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Farm Bill Lacks Authority for First-Line Disease Testing System Farm Bill Lacks Authority for First-Line Disease Testing System

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Health Care

HEALTH CARE

Farm Bill Lacks Authority for First-Line Disease Testing System

Test network of labs picked up mad cow disease case.

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A cow at the Iowa State Fair in August 2007.(Liz Lynch)

Although mad cow disease is in the headlines this week after the discovery of an affected cow in California, the farm bill passed on Thursday by the Senate Agriculture Committee failed to include an inexpensive and uncontroversial provision authorizing the lab system that tested the animal.

The National Animal Health Laboratory Network exists, but without formal authorization it can’t get a set stream of funding and must hobble along with just a few million dollars, said Gina Luke of the American Veterinary Medical Association, who has been lobbying on the issue.

 

“We have tried like mad to get it included,” she said. “You hate to say it’s dumb luck but it was serendipity that they were able to test this particular dairy cow.”

Most veterinary and public-health experts agree that one case of mad cow disease – known formally as bovine spongiform encephalopathy or BSE – doesn’t constitute a threat to the U.S. food supply. Most food cattle don’t live long enough to develop the disease – this one was an elderly dairy cow being sent for rendering after it stopped producing enough milk.

But Luke says testing is the first line of defense against some other emerging new disease in livestock. And consumer advocates say there’s just a bare minimum of testing to look for disease like BSE.

 

“We think this is an incredibly important laboratory network,” Luke said in a telephone interview.

“It seems like a penny-wise, pound-foolish decision. Our nation could suffer a devastating loss in agriculture were a disease to go undetected,” Luke added. “There are there 176 million cattle and sheep and pigs and goats in this country. A lot of people’s livelihoods depend on that livestock being healthy.”

BSE emerged in Britain in 1986, sweeping through British dairy herds and forcing the slaughter of more than 4 million cattle. It was traced to an unpleasant practice of feeding cattle the rendered remains of sheep, which have been known for hundreds of years to suffer from a disease called scrapie – the sheep version of BSE.

For some reason people can’t get scrapie but after the BSE outbreak, a few Britons started getting an unusual version of a very rare brain disease called Creutzfeldt-Jakob disease, or CJD. There’s no cure and it kills fairly quickly by eating holes in the brain. CJD, BSE and a range of other transmissible spongiform encephalopathies are caused by abnormal versions of brain proteins called prions. These bad prions can transmit the disease if eaten, or via blood or organ transplants.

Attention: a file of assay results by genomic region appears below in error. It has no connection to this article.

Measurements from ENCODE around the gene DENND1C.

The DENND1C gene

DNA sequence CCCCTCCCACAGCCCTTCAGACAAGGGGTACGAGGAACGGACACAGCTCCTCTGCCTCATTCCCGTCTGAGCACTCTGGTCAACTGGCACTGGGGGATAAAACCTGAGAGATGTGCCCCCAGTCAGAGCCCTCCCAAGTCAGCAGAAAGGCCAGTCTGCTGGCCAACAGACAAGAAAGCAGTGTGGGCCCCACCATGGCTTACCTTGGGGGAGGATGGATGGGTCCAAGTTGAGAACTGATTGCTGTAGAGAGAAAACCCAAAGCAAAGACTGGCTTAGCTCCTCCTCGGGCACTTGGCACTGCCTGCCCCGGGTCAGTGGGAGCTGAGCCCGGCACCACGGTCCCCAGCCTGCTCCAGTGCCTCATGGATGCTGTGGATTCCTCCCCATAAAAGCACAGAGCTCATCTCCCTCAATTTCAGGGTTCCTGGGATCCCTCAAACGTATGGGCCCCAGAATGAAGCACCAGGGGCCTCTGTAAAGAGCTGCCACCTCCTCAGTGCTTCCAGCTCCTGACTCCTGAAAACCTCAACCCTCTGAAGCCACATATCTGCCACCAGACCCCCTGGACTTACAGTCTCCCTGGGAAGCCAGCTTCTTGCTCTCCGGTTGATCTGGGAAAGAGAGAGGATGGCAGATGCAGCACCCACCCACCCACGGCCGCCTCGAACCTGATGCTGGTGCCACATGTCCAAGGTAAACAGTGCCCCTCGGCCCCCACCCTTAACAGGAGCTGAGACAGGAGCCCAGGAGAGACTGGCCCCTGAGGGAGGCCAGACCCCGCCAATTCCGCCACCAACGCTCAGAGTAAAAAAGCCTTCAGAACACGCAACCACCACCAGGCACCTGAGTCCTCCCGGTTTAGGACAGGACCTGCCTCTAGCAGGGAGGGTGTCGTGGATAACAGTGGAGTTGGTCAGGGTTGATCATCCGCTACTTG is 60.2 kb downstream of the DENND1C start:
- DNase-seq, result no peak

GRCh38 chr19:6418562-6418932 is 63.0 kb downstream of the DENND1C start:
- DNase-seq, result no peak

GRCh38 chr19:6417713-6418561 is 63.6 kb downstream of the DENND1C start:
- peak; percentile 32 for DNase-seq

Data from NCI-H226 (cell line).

The World Health Organization says 175 cases of CJD traced to contaminated beef have been reported in Britain and 49 cases in other countries. But the trend has slowed to a case or two a year after laws were passed to restrict what cattle can be fed.

CJD occurs naturally in about one in a million humans, and BSE can occur sporadically like this in cattle. The Agriculture Department suspects this California cow was an example of one such sporadic case but is double checking to be sure. The animal's origins will be traced so other cattle from its farm can be tested, because cattle can pass BSE to their offspring.

USDA tests about 40,000 cows a year out of the 34 million slaughtered – a number that consumer advocates say is inadequate. “So we really don't know if this is an isolated unusual event or whether there are more cases in U.S. beef. Our monitoring program is just too small,” Consumer’s Union says.

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USDA Chief Veterinary Officer John Clifford disagrees. "Evidence shows that our systems and safeguards to prevent BSE are working, as are similar actions taken by countries around the world. In 2011, there were only 29 worldwide cases of BSE, a dramatic decline and 99 percent reduction since the peak in 1992 of 37,311 cases. This is directly attributable to the impact and effectiveness of feed bans as a primary control measure for the disease,” he said in a statement.

The lab monitoring network gets about $10 million a year, says Luke. If it were authorized by legislation, it could get up to $30 million, which she believes it what it needs to do a proper job.

Another concern – it may take a while to track down which farm this sick dairy cow came from in the first place. “The United States has first-world resources and technology but a third-world animal identification system. In fact, some third-world countries do a better job of tracking livestock than America does,” said Sarah Klein of the Center for Science in the Public Interest. Cattle in some countries carry radio frequency ID tags so they can be tracked from farm to slaughterhouse. “If American cattlemen suffer economic losses at the news of this discovery of BSE, they should blame only themselves and other opponents of a mandatory animal identification system,” Klein said. 

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